Often, e-government is presented as an all-or-nothing solution. We love to point to cities which have become fully connected, automated even the smallest of processes, and fully embraced Internet of Things technology to coordinate everything from garbage pickup to traffic reduction.
The push towards e-government is driven in part by consumers. Consumer technology has created a desire for on-demand services and 24 hour access to government via social media and the Internet. Whereas a manual process – filling out paperwork, waiting in line to write a check, then waiting for weeks as the physical paperwork is faxed, stamped, and filed – may have satisfied customers before, today there's a growing demand for those services to be online, and accessible. Citizens want government their way.
But for cities with limited resources, installing smart sensors on every civic garbage can may seem like an unnecessary pipe dream. As with many new initiatives, resources and usability present large hurdles to innovation. Cities with limited budgets might balk at the cost of an inexpensive new system, or not be confident in the ability of their employees and citizens to use them.
Often, this creates a gap between what citizens want their government to deliver, and what services are actually available. Citizens who can make their car insurance payment through an app on their phone still have to stand in line at the DMV to write a paper check. Whole systems won't change overnight, but advances in open data tools, geographic information systems (GIS), and mobile technology have made it easier than ever for governments to take small steps that make big differences.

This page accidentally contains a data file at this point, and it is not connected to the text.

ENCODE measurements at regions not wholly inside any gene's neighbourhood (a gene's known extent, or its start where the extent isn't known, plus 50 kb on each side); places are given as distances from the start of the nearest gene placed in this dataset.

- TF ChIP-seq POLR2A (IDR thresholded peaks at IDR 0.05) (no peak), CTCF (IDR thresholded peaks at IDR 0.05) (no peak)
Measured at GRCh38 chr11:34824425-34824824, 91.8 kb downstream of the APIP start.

The challenge of resources
Costs are coming down for many e-government technologies, which means that even resource-strapped municipalities will be able to take advantage of these tools. For civic engagement, social media tools cost only the time it takes to use them. GIS software that used to require advanced degrees to use has been made more accessible, so that everyone can take advantage of the applications for constituent engagements and data analysis. The prevalence of cloud-based software and secure cloud storage has given governments greater ability to implement mobile strategies.
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Take open data for example. Even a small municipal government deals in an enormous amount of data. Making all of that open to the public – while beneficial – will take a huge amount of resources that city may not have to spare. In this case, rather than worrying about opening up all that data, official should focus on opening one crucial data set. Sort through your most popular requests for data from city clerks, and choose something like historic property tax information, or zoning information that a large number of your citizens are already searching for. That way you know you'll be serving the largest amount of constituents, while also driving down call volumes and freeing up that time for more important tasks.
E-government services provide usability challenges not only for government employees who are asked to use them, but also for citizens who may not be computer savvy. Governments need to make sure that no constituents are left behind as they take strides towards implementing more e-government solutions.
Those usability concerns present challenges which can also be overcome by taking small steps. Providing online access to common forms are good place to start. Digitizing applications for building permits, licenses, marriage licenses and other standard forms is not only more convenient for citizens, but it can allow for improved workflows that streamline government operations, and can save time in redundant data entry.
The decision about which technology leaps your government should prioritize will come from discussions with community members and staff. Take into account constituent demands, budgets, and infrastructure when deciding what will be made more accessible versus what will be handed traditionally
Ultimately, government needs to focus on providing the best way of interacting with everyone, whether that's face-to-face, over the phone, or digital.